New Irish pub Paddy Wagon has opened on the site of the old Glenorchy cop shop, greeted with warnings from the Premier about cutting the number of poker machines in the State.
Extensive renovations have transformed the nondescript brick building into a welcoming Irish experience. The build by YT Joinery includes meticulously routed Celtic designs in around 100 wood panels adorning the bar and walls.
The former local police station was purchased as a ‘major CBD corner’ development opportunity by Carlton Dixon, local banker for NAB. Dixon has engaged fellow local Scott McCrossen as licensee. McCrossen is also licensee of the nearby Queens Head Hotel.
The pub has applied for 20 EGMs, and McCrossen told local rag The Mercury they hope to compete on a level playing field.
“We are a new hotel and we want to offer gaming as an entertainment option, just like other hotels in the area,” he said.
But the independent member for Denison MP Andrew Wilkie and Tasmanian treasurer Peter Gutwein do not approve, and plan to stand in the way of the gaming application.
Precociously, Gutwein has warned applicants that any risk is “on their heads’’, with Government plans to reassess the number of poker machines in the State.
Currently, Federal Group has a monopoly on casinos and pokies in Tasmania. While this remains in place until 2023, and authorities do not need to make any decision about changes to the arrangement until 2019, Federal is requesting an early call on an extension, ahead of major investment in its two casinos.
The number of machines in Tasmania is capped at 3,500. There are currently 3,495, with 34 per cent of those in the two casinos.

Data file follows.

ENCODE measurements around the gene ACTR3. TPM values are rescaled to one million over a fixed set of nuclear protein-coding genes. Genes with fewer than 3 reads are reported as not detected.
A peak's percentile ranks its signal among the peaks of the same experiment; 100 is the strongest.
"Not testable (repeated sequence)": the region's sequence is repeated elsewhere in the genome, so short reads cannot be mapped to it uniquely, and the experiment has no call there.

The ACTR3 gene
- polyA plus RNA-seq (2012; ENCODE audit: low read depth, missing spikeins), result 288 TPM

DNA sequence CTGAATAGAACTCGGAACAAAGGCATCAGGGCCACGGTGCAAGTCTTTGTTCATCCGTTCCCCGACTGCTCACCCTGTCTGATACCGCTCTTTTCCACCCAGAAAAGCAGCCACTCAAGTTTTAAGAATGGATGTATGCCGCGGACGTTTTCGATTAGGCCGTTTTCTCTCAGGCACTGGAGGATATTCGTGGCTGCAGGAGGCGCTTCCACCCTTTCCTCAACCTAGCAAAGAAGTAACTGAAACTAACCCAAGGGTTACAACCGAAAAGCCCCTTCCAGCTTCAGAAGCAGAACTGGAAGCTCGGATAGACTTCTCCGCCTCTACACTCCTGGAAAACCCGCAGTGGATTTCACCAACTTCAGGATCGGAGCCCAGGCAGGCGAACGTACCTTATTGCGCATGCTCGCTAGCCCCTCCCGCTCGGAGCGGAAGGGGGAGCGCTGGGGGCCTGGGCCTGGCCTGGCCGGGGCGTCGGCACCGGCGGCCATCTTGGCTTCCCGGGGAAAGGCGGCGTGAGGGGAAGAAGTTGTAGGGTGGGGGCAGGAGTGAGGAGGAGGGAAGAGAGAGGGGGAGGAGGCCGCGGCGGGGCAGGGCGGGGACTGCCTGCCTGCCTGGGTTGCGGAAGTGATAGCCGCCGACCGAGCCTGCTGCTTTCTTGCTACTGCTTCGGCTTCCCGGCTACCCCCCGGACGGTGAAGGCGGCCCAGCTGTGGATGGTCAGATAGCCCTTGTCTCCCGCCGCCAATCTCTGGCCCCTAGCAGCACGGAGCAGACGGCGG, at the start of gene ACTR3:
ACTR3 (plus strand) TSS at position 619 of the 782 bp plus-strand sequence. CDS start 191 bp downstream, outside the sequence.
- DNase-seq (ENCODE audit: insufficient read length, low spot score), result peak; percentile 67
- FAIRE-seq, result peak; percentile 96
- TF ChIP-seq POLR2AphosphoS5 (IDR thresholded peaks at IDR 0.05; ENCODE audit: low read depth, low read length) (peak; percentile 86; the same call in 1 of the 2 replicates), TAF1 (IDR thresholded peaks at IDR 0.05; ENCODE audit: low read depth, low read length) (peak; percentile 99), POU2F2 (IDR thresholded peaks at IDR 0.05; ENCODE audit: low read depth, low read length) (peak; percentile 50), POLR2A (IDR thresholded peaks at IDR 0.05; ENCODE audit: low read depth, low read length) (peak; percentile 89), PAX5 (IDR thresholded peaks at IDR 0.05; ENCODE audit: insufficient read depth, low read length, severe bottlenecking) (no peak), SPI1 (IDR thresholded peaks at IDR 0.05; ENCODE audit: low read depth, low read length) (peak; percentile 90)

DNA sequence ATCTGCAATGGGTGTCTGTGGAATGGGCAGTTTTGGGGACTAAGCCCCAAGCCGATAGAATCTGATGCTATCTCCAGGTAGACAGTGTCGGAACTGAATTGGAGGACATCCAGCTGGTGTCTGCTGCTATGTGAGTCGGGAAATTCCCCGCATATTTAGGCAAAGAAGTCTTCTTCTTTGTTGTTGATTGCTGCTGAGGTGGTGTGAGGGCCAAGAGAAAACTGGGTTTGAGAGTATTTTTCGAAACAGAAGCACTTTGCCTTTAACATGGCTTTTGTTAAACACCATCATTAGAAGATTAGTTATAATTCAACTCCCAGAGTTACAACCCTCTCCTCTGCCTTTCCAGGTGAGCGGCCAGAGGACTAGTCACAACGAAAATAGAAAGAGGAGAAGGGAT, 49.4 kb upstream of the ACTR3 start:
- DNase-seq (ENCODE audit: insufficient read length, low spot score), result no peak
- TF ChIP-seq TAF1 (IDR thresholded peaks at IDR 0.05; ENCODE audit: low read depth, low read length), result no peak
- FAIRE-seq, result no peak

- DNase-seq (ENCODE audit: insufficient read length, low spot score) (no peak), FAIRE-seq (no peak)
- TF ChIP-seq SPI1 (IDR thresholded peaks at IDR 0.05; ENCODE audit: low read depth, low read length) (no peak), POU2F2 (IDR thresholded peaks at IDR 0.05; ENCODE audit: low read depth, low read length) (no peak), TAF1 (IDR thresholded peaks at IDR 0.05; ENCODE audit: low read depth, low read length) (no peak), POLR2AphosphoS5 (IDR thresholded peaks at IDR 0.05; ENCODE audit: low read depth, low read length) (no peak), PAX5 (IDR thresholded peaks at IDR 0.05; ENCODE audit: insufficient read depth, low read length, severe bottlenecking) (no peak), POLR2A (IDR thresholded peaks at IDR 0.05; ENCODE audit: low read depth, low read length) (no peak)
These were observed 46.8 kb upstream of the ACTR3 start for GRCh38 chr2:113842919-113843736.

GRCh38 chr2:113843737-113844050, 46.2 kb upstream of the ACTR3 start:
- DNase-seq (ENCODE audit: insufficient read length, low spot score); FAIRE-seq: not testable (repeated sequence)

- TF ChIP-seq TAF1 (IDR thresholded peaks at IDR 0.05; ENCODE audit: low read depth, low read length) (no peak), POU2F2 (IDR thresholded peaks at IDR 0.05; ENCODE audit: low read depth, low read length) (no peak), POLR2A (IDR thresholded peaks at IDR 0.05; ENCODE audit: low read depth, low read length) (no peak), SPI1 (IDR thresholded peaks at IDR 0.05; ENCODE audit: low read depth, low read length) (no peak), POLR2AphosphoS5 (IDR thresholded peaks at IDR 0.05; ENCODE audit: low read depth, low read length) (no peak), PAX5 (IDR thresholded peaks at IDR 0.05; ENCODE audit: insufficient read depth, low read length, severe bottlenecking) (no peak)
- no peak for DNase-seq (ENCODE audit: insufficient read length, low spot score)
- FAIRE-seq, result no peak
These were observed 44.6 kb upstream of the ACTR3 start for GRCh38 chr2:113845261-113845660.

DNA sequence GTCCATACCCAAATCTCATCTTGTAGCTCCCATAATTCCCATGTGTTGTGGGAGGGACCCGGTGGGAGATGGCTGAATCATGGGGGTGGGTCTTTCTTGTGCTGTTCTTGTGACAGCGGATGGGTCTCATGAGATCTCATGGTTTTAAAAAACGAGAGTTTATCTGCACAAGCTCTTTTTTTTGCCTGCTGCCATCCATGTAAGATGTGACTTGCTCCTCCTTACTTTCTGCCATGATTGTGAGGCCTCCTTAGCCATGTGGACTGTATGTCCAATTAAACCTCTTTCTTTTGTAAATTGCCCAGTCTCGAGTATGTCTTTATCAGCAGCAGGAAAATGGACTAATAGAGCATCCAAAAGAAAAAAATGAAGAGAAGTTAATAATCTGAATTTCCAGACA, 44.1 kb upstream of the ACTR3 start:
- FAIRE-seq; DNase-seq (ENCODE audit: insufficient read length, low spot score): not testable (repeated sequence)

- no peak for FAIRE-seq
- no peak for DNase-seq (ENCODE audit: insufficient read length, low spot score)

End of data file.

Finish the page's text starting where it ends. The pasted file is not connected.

The State Government plans to execute a public consultation process on the maximum number of poker machines, suggesting it should be cut. Treasurer Gutwein presented the Government’s policy framework back in March.
“We will address the issues of gaming machines in pubs and clubs; whether there should be an opportunity for additional non-residential casino licences in the state, the future of existing casino licences and keno, whether the cap on machines in the state should be reduced,” Tasmanian Premier Will Hodgman told Parliament.
Also on the table is a ‘public interest test’ and debate around EGM locations, tax rates, licences and terms of the ‘Community Support Levy’ generated from gaming activity.
Although the new measures have yet to be tabled in Parliament, Gutwein has warned Paddy Wagon and industry that operators risk having their gaming licence revoked when the new public interest tests become part of gaming legislation.
PubTIC was unable to contact Paddy Wagon in time for publication.